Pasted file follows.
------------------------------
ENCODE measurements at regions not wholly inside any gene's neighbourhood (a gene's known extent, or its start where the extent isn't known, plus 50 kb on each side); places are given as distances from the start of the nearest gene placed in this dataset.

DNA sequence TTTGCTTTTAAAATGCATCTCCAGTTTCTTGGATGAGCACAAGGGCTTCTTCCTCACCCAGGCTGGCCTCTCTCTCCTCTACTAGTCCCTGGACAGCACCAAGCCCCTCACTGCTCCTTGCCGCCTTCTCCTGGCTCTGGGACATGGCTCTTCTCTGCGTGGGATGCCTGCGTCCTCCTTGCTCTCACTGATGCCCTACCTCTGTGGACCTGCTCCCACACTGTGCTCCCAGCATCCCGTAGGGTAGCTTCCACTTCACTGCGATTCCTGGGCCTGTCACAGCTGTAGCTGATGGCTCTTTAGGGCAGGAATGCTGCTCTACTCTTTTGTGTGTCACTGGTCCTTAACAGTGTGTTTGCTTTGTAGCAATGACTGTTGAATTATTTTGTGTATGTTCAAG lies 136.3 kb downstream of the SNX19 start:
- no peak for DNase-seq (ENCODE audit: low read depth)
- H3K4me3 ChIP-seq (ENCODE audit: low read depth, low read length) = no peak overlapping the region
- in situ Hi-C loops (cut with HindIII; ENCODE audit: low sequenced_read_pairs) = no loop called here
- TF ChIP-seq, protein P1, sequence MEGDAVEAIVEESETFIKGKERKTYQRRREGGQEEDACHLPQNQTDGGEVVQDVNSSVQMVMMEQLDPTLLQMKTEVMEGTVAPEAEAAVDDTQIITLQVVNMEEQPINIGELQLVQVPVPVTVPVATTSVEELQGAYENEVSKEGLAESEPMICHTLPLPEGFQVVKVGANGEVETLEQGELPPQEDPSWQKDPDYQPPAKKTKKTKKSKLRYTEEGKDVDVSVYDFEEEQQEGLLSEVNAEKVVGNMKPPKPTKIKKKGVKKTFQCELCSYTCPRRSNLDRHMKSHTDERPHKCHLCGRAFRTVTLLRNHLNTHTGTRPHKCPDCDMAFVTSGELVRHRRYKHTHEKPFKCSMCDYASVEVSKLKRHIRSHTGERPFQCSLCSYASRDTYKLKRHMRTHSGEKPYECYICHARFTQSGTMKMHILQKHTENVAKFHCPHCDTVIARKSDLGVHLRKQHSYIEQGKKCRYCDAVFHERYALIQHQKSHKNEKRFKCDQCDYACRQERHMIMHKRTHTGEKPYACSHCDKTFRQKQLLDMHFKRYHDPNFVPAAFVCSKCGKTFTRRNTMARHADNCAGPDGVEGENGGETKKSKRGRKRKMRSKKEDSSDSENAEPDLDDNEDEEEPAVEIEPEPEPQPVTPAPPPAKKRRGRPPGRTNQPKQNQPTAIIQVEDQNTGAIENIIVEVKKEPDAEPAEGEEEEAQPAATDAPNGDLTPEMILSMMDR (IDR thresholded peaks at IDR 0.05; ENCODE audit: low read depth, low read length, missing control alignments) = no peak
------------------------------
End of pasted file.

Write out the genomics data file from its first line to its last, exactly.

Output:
ENCODE measurements at regions not wholly inside any gene's neighbourhood (a gene's known extent, or its start where the extent isn't known, plus 50 kb on each side); places are given as distances from the start of the nearest gene placed in this dataset.

DNA sequence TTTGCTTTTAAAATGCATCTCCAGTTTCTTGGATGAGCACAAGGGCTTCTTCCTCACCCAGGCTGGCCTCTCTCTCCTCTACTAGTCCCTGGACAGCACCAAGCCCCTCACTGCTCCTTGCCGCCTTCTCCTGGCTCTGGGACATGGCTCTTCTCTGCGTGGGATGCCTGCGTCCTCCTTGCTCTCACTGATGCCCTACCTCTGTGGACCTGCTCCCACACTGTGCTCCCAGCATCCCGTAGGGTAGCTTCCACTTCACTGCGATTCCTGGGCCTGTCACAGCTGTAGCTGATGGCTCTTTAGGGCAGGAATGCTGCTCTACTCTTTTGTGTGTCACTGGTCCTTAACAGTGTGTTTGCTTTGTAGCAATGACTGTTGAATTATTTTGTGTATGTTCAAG lies 136.3 kb downstream of the SNX19 start:
- no peak for DNase-seq (ENCODE audit: low read depth)
- H3K4me3 ChIP-seq (ENCODE audit: low read depth, low read length) = no peak overlapping the region
- in situ Hi-C loops (cut with HindIII; ENCODE audit: low sequenced_read_pairs) = no loop called here
- TF ChIP-seq, protein P1, sequence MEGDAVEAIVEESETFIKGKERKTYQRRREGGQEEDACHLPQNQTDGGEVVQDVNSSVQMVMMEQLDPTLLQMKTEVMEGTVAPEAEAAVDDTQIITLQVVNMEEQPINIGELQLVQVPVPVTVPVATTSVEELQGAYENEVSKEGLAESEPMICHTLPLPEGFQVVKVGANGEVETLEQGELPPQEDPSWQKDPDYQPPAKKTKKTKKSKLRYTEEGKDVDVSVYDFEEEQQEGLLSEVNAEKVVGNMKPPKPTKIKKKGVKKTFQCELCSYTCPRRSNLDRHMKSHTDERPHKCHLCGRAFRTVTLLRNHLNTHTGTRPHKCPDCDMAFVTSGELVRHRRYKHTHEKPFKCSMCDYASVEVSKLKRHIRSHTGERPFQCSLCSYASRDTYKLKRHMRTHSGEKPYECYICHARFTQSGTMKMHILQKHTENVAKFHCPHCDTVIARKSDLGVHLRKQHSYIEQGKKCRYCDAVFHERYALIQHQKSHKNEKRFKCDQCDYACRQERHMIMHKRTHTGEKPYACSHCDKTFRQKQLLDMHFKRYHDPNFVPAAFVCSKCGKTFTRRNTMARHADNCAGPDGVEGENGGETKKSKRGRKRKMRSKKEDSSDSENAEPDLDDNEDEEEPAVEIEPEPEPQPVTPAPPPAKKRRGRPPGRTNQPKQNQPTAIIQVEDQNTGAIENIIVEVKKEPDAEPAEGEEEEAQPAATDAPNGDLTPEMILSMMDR (IDR thresholded peaks at IDR 0.05; ENCODE audit: low read depth, low read length, missing control alignments) = no peak